But even then the 'anti-cannabis' folks won't be happy.

 

But the foot is in the door and it isn't going to be easy to close it.

 

The elections in '2012' are going to be VERY important.

 

Not only here in Michigan but across the nation as well.

 

I am continuously surprised by the speed at which my medical exams/visits are carried out by my "regular" doctors. My MM doctor took more time with me than my family physician usually takes, and I had the most unusual feeling that he really cared about me. I have not felt that way in a Drs. presence for YEARS.

 

Re: the upcoming elections. You are fooling yourself if you think the public will wake up and "vote right". They have all been lulled into complacency by TV ads and politicians stories. The nation of sheep can be counted on to return to office the same politicians who have screwed them for years.

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I am continuously surprised by the speed at which my medical exams/visits are carried out by my "regular" doctors. My MM doctor took more time with me than my family physician usually takes, and I had the most unusual feeling that he really cared about me. I have not felt that way in a Drs. presence for YEARS.

 

Re: the upcoming elections. You are fooling yourself if you think the public will wake up and "vote right". They have all been lulled into complacency by TV ads and politicians stories. The nation of sheep can be counted on to return to office the same politicians who have screwed them for years.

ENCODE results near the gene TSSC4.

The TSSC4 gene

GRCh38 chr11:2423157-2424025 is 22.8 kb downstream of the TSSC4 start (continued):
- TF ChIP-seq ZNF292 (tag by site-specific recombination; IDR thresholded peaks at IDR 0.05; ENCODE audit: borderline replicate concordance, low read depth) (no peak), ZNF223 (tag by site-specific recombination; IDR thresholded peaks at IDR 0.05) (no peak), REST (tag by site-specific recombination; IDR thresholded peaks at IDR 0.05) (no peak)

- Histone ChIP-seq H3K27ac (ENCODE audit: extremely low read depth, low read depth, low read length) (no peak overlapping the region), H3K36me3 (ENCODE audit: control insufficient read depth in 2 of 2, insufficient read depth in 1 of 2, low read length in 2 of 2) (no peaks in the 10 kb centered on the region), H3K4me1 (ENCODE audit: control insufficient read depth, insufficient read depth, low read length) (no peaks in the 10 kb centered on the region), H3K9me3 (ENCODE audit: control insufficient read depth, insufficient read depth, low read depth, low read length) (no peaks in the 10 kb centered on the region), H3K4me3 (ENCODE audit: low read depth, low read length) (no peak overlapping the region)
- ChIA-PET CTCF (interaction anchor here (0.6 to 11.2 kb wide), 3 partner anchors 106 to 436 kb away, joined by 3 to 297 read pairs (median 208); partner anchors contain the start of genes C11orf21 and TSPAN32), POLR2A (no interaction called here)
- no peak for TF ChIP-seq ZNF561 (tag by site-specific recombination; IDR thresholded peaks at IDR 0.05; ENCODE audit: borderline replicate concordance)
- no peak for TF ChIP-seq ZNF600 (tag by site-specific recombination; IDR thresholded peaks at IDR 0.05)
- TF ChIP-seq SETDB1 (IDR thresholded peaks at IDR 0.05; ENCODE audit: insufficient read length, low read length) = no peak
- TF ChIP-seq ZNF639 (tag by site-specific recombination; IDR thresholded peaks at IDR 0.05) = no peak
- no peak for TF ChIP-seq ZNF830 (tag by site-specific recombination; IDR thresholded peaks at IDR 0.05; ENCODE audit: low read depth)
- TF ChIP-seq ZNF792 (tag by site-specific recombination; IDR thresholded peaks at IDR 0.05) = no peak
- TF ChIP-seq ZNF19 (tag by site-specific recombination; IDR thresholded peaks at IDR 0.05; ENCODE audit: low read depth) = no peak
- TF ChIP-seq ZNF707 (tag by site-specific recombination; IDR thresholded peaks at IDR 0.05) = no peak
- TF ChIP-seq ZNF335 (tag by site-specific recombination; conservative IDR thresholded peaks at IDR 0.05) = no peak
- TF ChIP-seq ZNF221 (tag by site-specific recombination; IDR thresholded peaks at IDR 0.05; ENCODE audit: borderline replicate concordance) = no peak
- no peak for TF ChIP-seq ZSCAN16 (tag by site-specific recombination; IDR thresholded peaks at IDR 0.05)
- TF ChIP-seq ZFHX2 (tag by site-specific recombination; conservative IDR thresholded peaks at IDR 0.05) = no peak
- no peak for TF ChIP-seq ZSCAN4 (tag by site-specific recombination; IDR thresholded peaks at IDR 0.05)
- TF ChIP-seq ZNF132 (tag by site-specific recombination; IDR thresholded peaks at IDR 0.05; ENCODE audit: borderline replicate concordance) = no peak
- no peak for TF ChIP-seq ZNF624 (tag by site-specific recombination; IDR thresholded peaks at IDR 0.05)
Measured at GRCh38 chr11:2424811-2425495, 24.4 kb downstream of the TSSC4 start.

Sad but true

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I am continuously surprised by the speed at which my medical exams/visits are carried out by my "regular" doctors. My MM doctor took more time with me than my family physician usually takes, and I had the most unusual feeling that he really cared about me. I have not felt that way in a Drs. presence for YEARS.

 

Re: the upcoming elections. You are fooling yourself if you think the public will wake up and "vote right". They have all been lulled into complacency by TV ads and politicians stories. The nation of sheep can be counted on to return to office the same politicians who have screwed them for years.

 

 

I'm 'sure' that I'm as good as the next guy in 'fooling' myself.

 

But I was thinking more in terms of the 'legalization of cannabis' votes that I think we can 'all' agree are going to be on the ballots in states like California and Washington in 2012.... votes that 'will' effect the rest of the nation.

 

I don't have any delusions as it regards our politicians, none at all, but I still retain some faith in the 'average' voter.

 

And I for one am looking forward to the 2012 voting and I will support in any way I can the 'legalization' efforts that will be coming our way.

 

I'll give up on this when I'm dead... and not before.

Edited by greenbuddha
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I don't get this obsession about having a long term Patient - Doctor relationship for the recommendation of medical marijuana therapy. The first visit and meeting with my Dr and he prescribed Vicodin and Valium.

 

So does forty five minutes waiting in an exam room and then sort of an exam constitute a long term relationship? No of course not! But its perfectly Ok for him to prescribe narcotics to me on my first visit?

 

But Michigan wants a patient to have years in the care of a Dr before they'll deem his recommendation for MM as being legitimate.

 

Ludicrous

 

Peace

Edited by EdwardGlen